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Breathing Life Into A World Of Characters
Po's journey is transformative and, in the end, his efforts are revealed to the citizens of the Valley. In a similar vein, the creation of Po and a legion of unique and beautifully designed characters is for Nicolas Marlet a story of recognition. The accomplished character designer and Annie Award winner has been with DreamWorks since the studio's early days, having worked designing characters for the studio's animated debut, "The Prince of Egypt,” and on the character design of the subsequent "The Road to El Dorado,” "Sinbad: Legend of the Seven Seas,” "Madagascar” and "Over the Hedge.”

But with his work on "Kung Fu Panda,” Marlet has been given a singular honor for his designs, the ultimate sign of accomplishment for an artist. Typically, characters undergo countless iterations until they work perfectly within their specially created world. With Po, Shifu, Tai Lung, the Furious Five…Marlet's initial designs have not been altered since they were crafted — what is seen onscreen is what he originally created. From creation to final touches, the characters remain as Marlet envisioned.

Per director Stevenson: "Nico [Marlet], the character designer, did a great job. He does a very traditional animation style of drawing with these great circles the animators do to follow through on their shapes. It worked perfectly for what we needed for the character design, and his creations stayed as he gave them to us.”

Head of Character Animation Dan Wagner was charged with establishing the style of animation for each character — how they move and how they behave. Part of that meant finding ways to ensure consistency with the characters Marlet created. Wagner smiles, "Having furry animals kick each other's butt is a fun idea. So, for a start, we brought in someone with zoological training, a bio-mechanist named Stuart Sumida, who's very knowledgeable on how animals are put together and how they move — he's helped us on other films in the past. We had a few classes with Stuart, going over each of our specific animals, just how they operate and how they behave — also, their bones and muscles, how they connect and work together to bend and move.”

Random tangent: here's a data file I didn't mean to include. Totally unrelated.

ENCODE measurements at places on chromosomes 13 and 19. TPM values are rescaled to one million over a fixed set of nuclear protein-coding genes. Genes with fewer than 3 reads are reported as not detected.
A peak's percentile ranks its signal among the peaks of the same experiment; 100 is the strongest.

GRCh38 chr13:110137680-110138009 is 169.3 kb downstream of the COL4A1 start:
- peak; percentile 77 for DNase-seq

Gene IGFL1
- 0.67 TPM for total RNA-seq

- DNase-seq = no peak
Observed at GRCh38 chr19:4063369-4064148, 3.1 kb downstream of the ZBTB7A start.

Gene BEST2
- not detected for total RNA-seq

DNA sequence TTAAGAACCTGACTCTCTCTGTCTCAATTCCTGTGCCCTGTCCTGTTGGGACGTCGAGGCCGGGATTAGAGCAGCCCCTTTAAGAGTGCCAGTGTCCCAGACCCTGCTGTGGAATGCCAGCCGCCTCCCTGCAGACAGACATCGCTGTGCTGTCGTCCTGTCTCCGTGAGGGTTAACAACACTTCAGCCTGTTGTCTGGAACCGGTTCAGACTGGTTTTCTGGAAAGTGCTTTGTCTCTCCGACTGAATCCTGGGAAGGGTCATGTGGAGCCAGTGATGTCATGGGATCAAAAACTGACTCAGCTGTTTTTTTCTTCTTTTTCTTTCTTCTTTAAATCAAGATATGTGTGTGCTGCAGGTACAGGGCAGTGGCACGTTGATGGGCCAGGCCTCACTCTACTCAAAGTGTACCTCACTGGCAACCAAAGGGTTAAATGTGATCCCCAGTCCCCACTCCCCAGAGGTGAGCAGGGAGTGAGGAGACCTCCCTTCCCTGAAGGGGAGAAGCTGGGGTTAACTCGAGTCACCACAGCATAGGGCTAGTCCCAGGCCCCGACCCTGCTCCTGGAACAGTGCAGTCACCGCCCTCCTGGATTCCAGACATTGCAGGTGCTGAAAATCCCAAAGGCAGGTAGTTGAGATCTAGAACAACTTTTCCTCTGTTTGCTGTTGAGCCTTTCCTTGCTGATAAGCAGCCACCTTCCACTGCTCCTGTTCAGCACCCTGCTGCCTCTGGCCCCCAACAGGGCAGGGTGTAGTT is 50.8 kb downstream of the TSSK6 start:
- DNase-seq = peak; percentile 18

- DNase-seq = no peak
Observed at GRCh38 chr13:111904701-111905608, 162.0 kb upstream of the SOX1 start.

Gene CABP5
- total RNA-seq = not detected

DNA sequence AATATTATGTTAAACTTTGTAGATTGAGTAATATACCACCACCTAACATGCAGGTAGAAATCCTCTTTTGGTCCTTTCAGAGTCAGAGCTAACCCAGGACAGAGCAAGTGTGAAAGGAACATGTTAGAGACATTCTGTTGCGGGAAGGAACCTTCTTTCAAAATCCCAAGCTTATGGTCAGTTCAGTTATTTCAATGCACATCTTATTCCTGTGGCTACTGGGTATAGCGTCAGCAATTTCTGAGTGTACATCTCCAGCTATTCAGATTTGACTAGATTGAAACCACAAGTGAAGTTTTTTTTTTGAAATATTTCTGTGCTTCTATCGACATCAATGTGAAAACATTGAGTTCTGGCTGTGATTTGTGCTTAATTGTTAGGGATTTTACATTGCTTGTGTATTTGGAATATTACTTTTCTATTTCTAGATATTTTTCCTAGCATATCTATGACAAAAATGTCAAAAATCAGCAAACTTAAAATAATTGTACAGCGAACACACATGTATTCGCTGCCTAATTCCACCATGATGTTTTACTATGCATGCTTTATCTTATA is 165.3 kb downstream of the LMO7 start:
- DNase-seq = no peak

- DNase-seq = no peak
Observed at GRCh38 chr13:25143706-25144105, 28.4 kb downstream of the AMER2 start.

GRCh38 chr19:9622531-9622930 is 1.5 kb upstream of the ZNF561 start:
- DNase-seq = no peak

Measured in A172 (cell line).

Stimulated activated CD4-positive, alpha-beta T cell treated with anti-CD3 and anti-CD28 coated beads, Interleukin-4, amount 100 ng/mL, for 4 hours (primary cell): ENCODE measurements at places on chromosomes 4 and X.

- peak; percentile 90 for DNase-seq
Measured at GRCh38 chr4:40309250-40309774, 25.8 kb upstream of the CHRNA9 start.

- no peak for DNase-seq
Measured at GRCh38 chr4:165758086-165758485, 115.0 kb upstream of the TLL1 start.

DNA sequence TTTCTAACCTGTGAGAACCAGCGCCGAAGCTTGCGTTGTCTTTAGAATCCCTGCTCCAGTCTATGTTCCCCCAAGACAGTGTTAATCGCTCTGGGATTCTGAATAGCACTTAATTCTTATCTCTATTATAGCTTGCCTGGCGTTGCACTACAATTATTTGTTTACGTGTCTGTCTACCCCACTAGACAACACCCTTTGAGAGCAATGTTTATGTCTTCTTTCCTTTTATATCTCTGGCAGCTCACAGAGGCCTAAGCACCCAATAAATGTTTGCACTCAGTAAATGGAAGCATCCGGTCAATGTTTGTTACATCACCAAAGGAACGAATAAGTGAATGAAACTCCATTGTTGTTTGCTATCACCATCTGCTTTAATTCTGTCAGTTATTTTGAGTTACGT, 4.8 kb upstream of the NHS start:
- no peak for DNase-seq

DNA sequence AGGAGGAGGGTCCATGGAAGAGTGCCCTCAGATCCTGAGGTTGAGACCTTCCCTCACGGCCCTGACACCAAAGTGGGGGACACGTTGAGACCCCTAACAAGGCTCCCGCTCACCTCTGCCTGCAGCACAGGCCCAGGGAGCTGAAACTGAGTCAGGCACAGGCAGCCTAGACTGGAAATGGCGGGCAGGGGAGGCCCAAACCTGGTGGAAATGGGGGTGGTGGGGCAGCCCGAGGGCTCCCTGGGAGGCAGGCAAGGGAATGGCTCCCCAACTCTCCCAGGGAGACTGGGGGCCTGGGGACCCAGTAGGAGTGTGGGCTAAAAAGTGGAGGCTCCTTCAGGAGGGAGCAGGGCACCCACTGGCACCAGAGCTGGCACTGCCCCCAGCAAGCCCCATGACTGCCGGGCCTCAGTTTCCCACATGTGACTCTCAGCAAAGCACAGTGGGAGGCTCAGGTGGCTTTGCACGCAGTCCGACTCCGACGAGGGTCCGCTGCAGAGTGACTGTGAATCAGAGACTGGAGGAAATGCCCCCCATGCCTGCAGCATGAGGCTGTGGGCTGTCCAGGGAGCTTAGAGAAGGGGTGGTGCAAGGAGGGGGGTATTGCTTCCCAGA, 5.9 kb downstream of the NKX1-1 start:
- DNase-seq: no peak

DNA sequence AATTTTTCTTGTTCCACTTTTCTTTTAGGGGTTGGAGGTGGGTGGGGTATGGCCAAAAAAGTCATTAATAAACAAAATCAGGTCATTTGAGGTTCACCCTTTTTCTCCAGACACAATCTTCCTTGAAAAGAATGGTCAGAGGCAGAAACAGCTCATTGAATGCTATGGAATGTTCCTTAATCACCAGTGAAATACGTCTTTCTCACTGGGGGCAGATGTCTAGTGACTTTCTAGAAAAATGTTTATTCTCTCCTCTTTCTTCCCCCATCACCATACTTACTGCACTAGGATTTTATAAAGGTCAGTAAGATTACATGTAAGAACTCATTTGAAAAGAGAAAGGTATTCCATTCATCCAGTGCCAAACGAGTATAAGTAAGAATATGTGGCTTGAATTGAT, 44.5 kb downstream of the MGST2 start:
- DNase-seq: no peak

For characters' facial expressions, Wagner could look to ‘lipstick cam' footage, captured during the actors' recording sessions, but he usually opted for folding the expressions and mannerisms of the actor into the character, rather than trying to re-create the expression exactly.

What lies beneath the garments and the characters' features and appearance is the domain of Character TD Supervisor Nathan Loofbourrow, who takes a sculpture of the character in a neutral, standing pose, and then lays in a skeleton, muscles and skin to create a puppet (called a "rig”) for the animators to use.

Working on animals is commonplace for Loofbourrow, but the cast of "Kung Fu Panda” was an altogether different animal: "The mantra we heard at the beginning of the production was that every character had to be able to do kung fu. So, that meant pushing the performance further than we were used to doing — quick moves, strong fighting poses, all the stuff that fans of the genre want to see characters do in an animated kung fu movie. Because of that demand, we really had to push rigs to be able to hit more dynamic poses, to execute really exciting, fast action. And, of course, we wanted every character to look good while doing it, which was our biggest challenge.”

It's already a tall enough order for the athletic Furious Five and the diminutive Shifu…but a 260-pound, out of shape panda? Loofbourrow solved that problem by using Po's big torso as a sort of shock absorber that would allow him to retract and extend his arms and legs — when that happens, his belly moves and creates a bit of dynamic motion. By creating volume, Loofbourrow provides Po with the abili

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